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Force response and actin remodeling (agglomeration) in fibroblasts due to lateral indentation

We report the loading and unloading force response of single living adherent fibroblasts due to large lateral indentation obtained by a two-component microelectromechanical systems (MEMS) force sensor. Strong hysteretic force response is observed for all the tested cells. For the loading process, the force response is linear (often with small initial non-linearity) to a deformation scale comparable to the undeformed cell size, followed by plastic yielding. In situ visualization of actin fibers (GFP) reveals that during the indentation process, actin network depolymerizes irreversibly at discrete locations to form well-defined circular actin agglomerates all over the cell, which explains the irreversibility of the force response. Similar agglomeration is observed when the cell is compressed laterally by a micro plate. The distribution pattern of the agglomerates strongly correlates with the arrangement of the actin fibers of the pre-indented cell. The size of the agglomerates increases with time as ta  with a= 2~3 initially,   followed by a=.5~1. The higher growth rate suggests influx of actin into the agglomerates. The slower rate suggests a diffusive spreading, but the diffusion constant is two orders of magnitude lower than that of an actin monomer through the cytoplasm. Actin agglomeration has previously been observed due to biochemical treatment, gamma-radiation, and ischemic injury, and has been identified as a precursor to cell death. We believe, this is the first evidence of actin agglomeration due to mechanical stimuli. The study demonstrates that living cells may initiate similar functionalities in response to dissimilar mechanical and biochemical stimuli.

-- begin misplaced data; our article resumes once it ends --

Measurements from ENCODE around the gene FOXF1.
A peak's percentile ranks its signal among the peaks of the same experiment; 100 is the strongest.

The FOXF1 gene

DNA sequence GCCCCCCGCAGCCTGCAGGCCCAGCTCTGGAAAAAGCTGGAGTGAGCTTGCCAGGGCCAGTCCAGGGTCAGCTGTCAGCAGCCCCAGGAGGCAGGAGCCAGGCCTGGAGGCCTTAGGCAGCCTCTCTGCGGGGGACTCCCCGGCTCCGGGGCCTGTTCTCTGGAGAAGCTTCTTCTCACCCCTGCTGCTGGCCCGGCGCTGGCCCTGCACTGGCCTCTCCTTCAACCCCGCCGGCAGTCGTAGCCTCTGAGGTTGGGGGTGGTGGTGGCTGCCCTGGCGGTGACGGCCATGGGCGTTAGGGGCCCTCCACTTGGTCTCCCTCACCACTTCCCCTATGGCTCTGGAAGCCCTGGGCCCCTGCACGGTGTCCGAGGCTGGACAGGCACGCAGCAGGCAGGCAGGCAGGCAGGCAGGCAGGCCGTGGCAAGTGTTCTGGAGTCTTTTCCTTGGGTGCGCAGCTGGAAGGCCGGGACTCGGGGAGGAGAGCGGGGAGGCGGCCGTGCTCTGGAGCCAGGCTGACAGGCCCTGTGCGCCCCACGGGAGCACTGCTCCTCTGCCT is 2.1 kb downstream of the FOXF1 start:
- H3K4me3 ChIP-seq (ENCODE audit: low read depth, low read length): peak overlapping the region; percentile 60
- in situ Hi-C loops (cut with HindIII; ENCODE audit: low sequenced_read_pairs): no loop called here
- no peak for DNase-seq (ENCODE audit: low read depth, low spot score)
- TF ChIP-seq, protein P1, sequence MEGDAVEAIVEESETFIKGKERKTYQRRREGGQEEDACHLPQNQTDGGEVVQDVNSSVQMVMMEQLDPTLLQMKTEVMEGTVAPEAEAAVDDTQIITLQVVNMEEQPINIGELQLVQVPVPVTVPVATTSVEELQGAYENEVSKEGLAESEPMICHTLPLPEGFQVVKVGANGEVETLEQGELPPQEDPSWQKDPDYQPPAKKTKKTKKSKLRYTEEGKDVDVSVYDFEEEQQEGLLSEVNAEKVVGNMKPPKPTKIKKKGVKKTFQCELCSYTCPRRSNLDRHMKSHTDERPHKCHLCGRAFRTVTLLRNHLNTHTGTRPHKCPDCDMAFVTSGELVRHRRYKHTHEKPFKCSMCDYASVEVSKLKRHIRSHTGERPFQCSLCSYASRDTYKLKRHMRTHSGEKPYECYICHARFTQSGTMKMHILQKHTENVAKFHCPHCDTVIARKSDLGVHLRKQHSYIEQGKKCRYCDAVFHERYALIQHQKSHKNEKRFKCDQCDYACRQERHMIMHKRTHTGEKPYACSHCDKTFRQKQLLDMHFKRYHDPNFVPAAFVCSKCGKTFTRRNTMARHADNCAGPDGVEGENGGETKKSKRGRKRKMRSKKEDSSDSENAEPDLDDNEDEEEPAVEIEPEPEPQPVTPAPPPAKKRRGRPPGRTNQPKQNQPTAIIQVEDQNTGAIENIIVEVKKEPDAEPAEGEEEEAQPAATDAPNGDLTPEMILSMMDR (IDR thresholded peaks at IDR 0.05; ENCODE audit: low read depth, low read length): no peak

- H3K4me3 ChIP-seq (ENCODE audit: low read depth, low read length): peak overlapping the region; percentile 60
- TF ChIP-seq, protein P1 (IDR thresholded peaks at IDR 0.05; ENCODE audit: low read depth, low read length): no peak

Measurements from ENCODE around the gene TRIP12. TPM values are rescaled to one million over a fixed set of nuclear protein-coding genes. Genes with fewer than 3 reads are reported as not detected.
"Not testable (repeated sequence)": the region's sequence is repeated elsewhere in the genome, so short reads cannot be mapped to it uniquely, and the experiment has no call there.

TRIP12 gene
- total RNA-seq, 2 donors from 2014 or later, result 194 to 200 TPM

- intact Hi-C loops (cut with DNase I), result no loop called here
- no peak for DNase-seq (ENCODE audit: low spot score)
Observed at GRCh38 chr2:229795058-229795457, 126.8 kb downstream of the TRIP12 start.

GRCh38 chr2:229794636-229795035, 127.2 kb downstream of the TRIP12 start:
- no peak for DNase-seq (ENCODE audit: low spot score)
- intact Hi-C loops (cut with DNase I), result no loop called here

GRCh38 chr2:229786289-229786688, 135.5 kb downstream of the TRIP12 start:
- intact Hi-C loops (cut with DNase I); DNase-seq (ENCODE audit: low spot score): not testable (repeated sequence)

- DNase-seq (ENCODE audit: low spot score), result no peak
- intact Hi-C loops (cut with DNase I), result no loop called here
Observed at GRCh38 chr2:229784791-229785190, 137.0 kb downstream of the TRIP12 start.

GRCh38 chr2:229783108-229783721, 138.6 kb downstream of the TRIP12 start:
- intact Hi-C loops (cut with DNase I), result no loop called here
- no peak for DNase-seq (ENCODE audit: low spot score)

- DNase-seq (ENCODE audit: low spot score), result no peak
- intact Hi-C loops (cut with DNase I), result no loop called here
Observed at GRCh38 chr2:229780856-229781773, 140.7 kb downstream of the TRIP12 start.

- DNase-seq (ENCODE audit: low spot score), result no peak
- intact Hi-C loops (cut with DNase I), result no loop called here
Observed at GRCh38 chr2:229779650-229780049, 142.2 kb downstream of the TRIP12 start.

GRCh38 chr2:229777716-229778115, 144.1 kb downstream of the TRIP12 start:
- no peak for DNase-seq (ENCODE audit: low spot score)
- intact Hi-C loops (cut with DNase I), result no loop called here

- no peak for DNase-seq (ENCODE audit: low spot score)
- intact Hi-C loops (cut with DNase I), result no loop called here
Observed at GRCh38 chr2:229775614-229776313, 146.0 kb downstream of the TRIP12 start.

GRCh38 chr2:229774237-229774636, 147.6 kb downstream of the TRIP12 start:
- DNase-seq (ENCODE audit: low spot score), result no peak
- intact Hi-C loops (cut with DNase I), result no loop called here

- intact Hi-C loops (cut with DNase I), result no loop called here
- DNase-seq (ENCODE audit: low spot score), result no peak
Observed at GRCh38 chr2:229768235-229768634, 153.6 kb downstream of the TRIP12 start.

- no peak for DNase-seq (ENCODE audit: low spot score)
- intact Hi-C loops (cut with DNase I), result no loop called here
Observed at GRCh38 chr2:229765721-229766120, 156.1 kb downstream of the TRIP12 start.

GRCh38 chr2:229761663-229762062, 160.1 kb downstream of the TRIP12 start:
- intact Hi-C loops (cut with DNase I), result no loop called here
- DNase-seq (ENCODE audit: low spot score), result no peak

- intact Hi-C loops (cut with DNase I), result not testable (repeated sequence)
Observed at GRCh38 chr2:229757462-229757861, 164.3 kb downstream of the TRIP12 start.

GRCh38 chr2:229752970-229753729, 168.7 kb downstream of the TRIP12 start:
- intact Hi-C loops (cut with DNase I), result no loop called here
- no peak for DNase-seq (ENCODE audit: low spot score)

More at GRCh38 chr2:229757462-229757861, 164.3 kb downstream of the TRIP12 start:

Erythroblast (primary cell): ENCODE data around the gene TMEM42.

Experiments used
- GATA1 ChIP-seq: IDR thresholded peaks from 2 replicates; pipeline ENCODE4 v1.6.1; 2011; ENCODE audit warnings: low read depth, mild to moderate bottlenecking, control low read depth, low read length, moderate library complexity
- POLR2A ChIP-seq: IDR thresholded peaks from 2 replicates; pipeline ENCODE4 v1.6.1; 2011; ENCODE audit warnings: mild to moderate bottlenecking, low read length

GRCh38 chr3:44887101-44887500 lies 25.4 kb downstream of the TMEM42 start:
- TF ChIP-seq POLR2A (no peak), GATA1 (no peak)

To appear in Acta Biomaterialia 3 (2007) 77-87. 

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Comments

Interesting opportunities have arisen in the past to carry out biochemical studies on cultures of fibroblasts from biopsies taken from humans. Although fibroblasts were thought to be cells in which many specialised cell functions are not expressed, studies carried out on the fibroblasts taken from patients with Lesch-Nyhan Syndrome, mucopolysaccharide accumulation disorders or inherited hypercholesterolaemia have clearly shown their importance in solving particular biochemical problems. In vitro studies have shown the development of the specialised structure and function of human dermal fibroblasts. The size of the cells after division and of the nuclei increases dramatically during this process of instant differentiation.
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